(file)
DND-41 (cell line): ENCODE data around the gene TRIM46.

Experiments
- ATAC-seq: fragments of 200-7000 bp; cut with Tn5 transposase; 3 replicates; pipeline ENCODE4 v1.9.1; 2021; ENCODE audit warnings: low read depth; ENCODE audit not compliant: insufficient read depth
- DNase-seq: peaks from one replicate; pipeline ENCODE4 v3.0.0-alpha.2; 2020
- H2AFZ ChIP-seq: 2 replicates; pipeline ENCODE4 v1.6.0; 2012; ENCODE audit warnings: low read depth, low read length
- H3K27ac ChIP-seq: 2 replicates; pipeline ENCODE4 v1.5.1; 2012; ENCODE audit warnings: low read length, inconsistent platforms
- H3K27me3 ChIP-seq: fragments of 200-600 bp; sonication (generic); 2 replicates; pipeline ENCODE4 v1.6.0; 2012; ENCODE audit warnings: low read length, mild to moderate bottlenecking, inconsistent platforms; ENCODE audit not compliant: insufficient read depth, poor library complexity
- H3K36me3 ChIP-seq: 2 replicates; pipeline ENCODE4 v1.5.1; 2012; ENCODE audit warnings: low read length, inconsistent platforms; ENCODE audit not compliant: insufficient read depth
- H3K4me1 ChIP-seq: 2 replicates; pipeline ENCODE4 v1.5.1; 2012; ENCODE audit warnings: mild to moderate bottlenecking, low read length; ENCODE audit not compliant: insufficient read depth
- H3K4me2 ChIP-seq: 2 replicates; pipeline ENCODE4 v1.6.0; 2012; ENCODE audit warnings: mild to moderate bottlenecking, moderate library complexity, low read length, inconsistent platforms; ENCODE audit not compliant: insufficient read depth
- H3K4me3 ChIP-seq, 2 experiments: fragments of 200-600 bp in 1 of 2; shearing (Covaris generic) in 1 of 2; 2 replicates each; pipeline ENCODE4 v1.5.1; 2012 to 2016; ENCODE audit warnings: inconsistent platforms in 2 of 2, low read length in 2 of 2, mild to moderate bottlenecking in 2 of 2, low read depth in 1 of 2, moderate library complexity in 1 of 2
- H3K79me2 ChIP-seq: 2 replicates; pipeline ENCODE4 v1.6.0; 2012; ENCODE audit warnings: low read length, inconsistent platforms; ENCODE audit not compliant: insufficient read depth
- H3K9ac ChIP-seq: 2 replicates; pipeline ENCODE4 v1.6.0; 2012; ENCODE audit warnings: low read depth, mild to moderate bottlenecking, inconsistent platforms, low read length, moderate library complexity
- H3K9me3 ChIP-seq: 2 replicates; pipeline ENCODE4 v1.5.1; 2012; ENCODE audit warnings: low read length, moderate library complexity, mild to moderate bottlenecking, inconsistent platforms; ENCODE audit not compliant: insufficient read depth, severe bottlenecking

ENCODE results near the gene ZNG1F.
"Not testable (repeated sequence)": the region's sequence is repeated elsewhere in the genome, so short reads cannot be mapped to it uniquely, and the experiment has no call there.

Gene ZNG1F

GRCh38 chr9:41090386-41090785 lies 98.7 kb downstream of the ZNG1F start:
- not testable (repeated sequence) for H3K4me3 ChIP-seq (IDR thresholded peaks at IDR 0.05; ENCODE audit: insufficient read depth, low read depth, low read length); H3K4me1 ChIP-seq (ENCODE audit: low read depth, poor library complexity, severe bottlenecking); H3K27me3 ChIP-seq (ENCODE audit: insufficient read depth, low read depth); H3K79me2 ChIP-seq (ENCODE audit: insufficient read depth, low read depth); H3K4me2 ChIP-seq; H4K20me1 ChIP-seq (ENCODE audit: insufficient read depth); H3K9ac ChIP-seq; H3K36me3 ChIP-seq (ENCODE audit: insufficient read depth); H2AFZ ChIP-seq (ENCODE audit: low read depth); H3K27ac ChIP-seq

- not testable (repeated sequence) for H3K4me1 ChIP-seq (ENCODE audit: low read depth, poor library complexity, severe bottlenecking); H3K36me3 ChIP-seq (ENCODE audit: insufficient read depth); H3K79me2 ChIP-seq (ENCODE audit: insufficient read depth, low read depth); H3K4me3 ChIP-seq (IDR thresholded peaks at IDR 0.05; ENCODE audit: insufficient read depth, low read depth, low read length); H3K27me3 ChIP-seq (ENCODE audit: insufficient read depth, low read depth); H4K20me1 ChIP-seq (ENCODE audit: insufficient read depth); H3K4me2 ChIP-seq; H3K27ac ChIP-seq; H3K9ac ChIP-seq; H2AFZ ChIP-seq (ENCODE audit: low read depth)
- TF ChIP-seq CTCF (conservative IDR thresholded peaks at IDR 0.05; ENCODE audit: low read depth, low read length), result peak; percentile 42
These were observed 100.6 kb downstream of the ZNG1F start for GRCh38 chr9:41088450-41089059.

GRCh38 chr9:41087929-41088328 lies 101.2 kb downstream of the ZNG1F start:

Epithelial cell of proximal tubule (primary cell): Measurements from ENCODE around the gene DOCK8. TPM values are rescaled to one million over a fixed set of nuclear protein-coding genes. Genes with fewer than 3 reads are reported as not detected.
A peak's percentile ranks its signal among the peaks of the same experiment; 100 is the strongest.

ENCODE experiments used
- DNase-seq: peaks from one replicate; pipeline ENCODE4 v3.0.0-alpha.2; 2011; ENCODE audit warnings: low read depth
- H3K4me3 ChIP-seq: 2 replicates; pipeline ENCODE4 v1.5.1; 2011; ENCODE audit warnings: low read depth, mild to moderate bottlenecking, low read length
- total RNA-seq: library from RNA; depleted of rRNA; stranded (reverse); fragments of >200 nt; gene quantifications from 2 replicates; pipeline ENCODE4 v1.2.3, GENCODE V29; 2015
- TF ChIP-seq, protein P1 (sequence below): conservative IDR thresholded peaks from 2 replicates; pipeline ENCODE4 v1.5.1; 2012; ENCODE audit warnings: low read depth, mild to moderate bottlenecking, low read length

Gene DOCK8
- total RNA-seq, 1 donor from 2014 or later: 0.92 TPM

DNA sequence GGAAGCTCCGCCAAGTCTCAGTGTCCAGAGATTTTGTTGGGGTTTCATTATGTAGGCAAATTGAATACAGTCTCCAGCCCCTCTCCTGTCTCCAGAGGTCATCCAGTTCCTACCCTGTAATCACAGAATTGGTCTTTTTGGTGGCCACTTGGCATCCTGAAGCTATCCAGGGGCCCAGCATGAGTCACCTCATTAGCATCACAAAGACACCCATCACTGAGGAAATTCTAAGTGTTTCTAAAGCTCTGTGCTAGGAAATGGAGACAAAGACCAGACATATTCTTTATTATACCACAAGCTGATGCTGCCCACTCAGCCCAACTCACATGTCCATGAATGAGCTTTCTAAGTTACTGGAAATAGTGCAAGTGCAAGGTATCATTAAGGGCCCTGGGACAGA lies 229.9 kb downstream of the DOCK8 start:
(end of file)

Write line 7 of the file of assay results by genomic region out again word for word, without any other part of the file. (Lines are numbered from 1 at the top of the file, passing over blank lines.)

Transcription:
- H3K27me3 ChIP-seq: fragments of 200-600 bp; sonication (generic); 2 replicates; pipeline ENCODE4 v1.6.0; 2012; ENCODE audit warnings: low read length, mild to moderate bottlenecking, inconsistent platforms; ENCODE audit not compliant: insufficient read depth, poor library complexity